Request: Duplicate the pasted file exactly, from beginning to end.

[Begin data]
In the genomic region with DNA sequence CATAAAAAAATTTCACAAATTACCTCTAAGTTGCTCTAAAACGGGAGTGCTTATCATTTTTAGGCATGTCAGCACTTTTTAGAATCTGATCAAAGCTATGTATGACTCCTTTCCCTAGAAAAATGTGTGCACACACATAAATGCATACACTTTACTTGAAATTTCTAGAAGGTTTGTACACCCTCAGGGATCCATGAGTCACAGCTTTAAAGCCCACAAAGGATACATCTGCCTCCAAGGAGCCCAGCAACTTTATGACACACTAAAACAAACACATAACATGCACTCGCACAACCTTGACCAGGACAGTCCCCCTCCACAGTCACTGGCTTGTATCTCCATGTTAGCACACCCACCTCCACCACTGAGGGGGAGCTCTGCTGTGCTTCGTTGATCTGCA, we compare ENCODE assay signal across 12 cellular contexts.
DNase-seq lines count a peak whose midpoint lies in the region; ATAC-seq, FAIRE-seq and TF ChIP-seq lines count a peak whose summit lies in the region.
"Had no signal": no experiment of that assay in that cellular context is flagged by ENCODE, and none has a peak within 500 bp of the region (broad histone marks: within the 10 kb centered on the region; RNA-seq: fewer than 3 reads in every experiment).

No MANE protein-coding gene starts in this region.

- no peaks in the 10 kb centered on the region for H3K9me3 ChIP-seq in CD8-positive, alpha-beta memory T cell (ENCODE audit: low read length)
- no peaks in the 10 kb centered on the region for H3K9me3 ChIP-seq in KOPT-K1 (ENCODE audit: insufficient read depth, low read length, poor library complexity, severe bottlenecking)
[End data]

In the genomic region with DNA sequence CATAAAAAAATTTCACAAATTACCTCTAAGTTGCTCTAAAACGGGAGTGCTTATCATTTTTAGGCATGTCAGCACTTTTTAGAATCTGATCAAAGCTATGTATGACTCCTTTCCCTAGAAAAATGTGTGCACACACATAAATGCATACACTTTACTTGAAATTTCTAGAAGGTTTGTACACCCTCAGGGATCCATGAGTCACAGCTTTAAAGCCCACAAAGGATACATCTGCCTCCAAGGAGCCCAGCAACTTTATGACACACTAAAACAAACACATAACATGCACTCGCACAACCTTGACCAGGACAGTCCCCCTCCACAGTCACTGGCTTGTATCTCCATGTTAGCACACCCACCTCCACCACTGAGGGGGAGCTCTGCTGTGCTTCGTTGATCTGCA, we compare ENCODE assay signal across 12 cellular contexts.
DNase-seq lines count a peak whose midpoint lies in the region; ATAC-seq, FAIRE-seq and TF ChIP-seq lines count a peak whose summit lies in the region.
"Had no signal": no experiment of that assay in that cellular context is flagged by ENCODE, and none has a peak within 500 bp of the region (broad histone marks: within the 10 kb centered on the region; RNA-seq: fewer than 3 reads in every experiment).

No MANE protein-coding gene starts in this region.

- no peaks in the 10 kb centered on the region for H3K9me3 ChIP-seq in CD8-positive, alpha-beta memory T cell (ENCODE audit: low read length)
- no peaks in the 10 kb centered on the region for H3K9me3 ChIP-seq in KOPT-K1 (ENCODE audit: insufficient read depth, low read length, poor library complexity, severe bottlenecking)